Evidence is data that is more likely on a particular hypothesis than on any competing hypothesis.
I would disagree with this definition. Evidence is any data that raises the probability of a hypothesis, even if that probability still remains very low.
You still haven’t explained how/why you infer a supernatural cause from your indirect evidence as opposed to just a natural but as yet unknown explanation.
If the whole of Nature turns out to require an explanation, then we are forced to posit something beyond Nature. On that topic, I suggest you have a look at Dr. Robert Koons’ article, A New Look at the Cosmological Argument, which highlights the contingency of the cosmos as a whole.
When I say that there is no evidence for the supernatural I mean verifiable, objective, and positive evidence.
The sheer contingency of Nature (as discussed in Koons’ article above) arguably satisfies all of the criteria you listed. The fine-tuning argument is another case in point.
Where is your god now?
(1) Why is the death of a species any more morally scandalous than the death of an individual animal? Individuals have feelings; species don’t. A species is an abstraction.
(2) Wouldn’t the end of the Permian have been the proper time to put forward this argument? Now that was an extinction! (And if it hadn’t happened, we probably wouldn’t be here.)
(3) On the subject of extinctions, I suggest you have a look at this article: Historical bird and terrestrial mammal extinction rates and causes by Dr. Craig Loehle and Willis Eschenbach. Here’s the long and the short of it: (i) the vast majority of species extinctions take place on islands (including Australia), not continents; (ii) most extinctions are caused by introduced predators and diseases; (iii) in any case, the island extinction rate is falling, not rising.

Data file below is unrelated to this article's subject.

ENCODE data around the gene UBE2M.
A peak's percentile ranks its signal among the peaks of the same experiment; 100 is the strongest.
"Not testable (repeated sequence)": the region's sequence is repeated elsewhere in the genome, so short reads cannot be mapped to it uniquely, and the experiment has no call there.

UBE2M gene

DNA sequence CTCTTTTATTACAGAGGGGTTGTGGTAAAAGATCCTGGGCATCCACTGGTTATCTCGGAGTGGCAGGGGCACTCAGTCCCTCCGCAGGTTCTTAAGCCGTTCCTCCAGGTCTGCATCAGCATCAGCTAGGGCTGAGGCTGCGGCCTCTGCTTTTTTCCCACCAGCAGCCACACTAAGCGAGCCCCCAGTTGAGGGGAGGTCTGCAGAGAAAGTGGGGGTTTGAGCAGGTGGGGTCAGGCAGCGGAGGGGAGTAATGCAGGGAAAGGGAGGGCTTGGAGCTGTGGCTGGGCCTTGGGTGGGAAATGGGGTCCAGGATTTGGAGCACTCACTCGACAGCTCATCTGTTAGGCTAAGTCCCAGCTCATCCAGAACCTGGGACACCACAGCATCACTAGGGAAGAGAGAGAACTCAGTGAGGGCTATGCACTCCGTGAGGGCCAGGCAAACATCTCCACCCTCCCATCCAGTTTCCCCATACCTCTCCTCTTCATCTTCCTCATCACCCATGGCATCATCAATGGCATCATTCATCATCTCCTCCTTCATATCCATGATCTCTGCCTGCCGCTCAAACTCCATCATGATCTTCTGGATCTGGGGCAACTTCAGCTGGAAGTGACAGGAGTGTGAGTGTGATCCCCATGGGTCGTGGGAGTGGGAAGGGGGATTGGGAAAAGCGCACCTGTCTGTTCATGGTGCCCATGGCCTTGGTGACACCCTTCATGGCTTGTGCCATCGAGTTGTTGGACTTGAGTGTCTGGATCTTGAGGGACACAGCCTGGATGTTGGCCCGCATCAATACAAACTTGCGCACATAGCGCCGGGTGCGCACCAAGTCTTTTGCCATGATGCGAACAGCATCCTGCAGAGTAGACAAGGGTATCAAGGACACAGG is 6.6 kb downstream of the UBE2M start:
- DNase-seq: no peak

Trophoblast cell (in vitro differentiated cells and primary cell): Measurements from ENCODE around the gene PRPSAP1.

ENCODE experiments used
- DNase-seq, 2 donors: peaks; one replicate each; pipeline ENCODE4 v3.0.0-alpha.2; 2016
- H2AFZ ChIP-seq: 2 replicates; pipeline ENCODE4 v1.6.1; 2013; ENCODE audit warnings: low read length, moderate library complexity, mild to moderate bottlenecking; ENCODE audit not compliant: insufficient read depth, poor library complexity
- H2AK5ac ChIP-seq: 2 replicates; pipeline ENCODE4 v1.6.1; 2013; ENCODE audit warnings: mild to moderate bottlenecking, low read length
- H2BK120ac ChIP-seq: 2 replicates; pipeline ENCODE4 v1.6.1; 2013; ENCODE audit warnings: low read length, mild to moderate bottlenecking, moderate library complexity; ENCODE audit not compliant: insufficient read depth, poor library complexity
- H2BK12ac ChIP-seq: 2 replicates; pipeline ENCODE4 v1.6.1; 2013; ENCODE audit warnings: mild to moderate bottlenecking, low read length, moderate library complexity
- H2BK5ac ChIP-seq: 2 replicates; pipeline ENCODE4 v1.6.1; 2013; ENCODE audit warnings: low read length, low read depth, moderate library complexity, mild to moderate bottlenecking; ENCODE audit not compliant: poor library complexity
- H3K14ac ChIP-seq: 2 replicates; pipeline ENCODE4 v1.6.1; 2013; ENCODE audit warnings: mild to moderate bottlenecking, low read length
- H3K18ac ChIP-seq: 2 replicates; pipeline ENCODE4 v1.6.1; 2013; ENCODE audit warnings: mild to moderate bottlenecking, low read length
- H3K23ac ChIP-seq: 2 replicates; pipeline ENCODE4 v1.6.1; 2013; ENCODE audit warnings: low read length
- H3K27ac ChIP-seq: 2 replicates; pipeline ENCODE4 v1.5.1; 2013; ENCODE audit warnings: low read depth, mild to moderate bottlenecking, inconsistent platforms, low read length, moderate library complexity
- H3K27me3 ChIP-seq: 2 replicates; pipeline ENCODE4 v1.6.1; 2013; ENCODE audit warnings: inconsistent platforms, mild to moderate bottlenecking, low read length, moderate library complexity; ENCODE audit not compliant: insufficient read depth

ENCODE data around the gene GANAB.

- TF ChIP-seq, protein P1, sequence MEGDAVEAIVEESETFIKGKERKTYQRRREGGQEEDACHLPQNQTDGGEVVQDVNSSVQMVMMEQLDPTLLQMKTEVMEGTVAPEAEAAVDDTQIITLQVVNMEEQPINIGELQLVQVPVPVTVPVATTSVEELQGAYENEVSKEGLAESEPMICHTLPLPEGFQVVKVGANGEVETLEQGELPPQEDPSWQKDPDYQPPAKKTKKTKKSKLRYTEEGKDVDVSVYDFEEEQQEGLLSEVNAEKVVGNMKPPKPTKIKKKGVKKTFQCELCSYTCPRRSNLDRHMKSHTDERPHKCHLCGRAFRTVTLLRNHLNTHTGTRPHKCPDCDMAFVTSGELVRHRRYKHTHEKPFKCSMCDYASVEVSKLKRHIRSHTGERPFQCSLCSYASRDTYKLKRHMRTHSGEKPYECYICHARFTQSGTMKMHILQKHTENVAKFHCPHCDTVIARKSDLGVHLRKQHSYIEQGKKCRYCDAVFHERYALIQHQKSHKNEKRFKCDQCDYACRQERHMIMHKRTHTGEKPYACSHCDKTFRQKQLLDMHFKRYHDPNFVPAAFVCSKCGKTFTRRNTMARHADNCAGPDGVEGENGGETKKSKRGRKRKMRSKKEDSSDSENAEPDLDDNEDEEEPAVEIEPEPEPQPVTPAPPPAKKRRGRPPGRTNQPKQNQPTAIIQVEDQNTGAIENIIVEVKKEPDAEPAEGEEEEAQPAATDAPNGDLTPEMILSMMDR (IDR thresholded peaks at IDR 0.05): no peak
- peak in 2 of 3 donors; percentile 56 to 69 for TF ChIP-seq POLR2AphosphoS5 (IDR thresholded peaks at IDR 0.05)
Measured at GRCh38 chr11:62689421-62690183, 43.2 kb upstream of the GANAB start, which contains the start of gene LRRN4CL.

(4) Against the doomsayers, may I propose Torley’s Law of Long-Term Consequences: We should not worry ourselves about catastrophes which are projected to take place more than 100 years from now, because the long-term future is radically unforeseeable, owing to the march of technology. (Think of the Internet. And think of Paul Ehrlich’s book, The Population Bomb, and how wrong that turned out to be.) The article you cite says that 1,000,000 species are at risk, but doesn’t say how many are projected to go extinct within the next 100 years.
(5) To date, only one mammalian species is officially recognized as having gone extinct as a result of global warming, and even that case looks a little iffy.
On the subject of something from nothing, I suggest you have a look at physicist Bruce Albert’s scathing review of Dr. Lawrence Krauss’s book, A Universe from Nothing:
On the Origin of Everything
On the question of whether the universe had a beginning, and whether this beginning requires an explanation, the following article by physicist Aron Wall may be of interest to you:
Did the Universe Begin? V: The Ordinary Second Law
Finally, re Alex Vilenkin’s views of God’s existence, it seems to me that he is still open to Platonism, judging from this interview with Robert Lawrence Kuhn:
Alex Vilenkin - Considering God’s Existence?
In any case, it is fallacious of Vilenkin to argue that the laws of physics alone can generate our cosmos. Laws, being abstractions, are incapable of acting. At the very least, some kind of quantum field is required, as an ultimate substrate which instantiates those laws.
What’s more, the beauty of the laws of nature (which is not something subjective, but rather something objective, which even atheist mathematicians are capable of appreciating) points to the existence of a Mind behind Nature, as Robin Collins argues cogently in section 6 of his online article, Multiverses, Design, and the Beauty of the Laws of Nature.